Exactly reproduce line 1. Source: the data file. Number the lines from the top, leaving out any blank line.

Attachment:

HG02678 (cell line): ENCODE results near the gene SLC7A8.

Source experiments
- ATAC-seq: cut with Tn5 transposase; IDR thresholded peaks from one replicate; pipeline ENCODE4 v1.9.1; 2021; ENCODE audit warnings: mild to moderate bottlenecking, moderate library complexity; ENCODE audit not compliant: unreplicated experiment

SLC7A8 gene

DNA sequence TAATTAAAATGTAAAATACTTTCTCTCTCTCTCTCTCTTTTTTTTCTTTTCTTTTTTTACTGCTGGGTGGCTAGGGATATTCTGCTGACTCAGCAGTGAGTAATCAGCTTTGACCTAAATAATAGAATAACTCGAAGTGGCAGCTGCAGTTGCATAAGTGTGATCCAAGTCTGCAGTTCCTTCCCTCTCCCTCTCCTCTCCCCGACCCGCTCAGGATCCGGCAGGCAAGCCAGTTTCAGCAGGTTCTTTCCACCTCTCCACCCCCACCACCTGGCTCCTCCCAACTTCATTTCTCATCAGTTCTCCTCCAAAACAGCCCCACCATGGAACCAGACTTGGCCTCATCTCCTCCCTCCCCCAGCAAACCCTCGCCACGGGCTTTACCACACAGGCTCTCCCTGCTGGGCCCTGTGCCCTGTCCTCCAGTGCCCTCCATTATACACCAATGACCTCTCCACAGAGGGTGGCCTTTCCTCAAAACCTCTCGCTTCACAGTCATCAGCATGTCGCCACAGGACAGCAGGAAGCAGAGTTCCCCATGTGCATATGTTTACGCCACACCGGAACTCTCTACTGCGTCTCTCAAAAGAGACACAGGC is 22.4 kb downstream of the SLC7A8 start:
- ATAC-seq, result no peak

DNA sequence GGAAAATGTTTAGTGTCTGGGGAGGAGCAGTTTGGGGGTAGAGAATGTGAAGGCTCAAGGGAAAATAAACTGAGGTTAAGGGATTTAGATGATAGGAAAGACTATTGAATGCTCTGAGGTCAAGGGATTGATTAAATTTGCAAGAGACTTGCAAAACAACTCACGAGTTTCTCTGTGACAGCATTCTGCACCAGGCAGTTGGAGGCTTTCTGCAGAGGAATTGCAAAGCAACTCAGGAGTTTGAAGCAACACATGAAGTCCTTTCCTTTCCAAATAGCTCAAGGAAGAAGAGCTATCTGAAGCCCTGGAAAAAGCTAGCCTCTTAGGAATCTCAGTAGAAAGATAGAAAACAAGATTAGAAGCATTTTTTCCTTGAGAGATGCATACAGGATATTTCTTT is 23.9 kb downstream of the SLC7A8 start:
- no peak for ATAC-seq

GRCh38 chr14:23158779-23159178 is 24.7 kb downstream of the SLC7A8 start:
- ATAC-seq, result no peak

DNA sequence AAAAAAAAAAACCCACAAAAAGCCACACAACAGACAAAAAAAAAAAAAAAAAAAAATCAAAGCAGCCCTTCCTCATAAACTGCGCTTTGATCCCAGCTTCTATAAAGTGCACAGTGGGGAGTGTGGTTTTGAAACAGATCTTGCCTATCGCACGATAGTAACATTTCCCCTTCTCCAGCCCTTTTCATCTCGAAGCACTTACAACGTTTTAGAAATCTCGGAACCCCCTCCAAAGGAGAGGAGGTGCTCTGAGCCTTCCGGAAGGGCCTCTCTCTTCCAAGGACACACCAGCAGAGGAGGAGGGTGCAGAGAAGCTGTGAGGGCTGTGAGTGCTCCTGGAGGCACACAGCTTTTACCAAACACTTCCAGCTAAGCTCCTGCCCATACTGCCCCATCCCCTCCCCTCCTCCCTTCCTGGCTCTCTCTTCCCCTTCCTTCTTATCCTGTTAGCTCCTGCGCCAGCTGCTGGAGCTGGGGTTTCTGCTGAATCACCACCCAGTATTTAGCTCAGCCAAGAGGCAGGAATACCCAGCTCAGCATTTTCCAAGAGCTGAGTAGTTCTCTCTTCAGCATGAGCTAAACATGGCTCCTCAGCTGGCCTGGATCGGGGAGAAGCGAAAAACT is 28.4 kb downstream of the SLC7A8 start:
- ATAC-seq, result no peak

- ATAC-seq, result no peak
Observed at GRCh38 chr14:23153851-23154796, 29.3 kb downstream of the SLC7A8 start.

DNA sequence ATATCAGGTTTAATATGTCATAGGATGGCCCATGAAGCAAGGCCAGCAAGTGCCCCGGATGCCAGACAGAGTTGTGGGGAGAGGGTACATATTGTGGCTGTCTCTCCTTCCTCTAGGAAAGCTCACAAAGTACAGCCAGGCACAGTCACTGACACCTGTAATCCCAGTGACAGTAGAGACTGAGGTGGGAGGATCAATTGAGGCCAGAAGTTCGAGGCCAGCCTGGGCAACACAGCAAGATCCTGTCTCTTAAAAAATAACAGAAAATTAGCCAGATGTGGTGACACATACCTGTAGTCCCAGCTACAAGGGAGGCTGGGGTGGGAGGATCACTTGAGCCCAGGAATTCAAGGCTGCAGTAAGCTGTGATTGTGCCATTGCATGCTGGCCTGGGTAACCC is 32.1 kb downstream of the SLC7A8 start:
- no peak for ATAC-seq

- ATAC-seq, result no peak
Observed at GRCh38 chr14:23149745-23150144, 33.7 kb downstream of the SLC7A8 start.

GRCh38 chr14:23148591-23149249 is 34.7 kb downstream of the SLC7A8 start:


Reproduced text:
HG02678 (cell line): ENCODE results near the gene SLC7A8.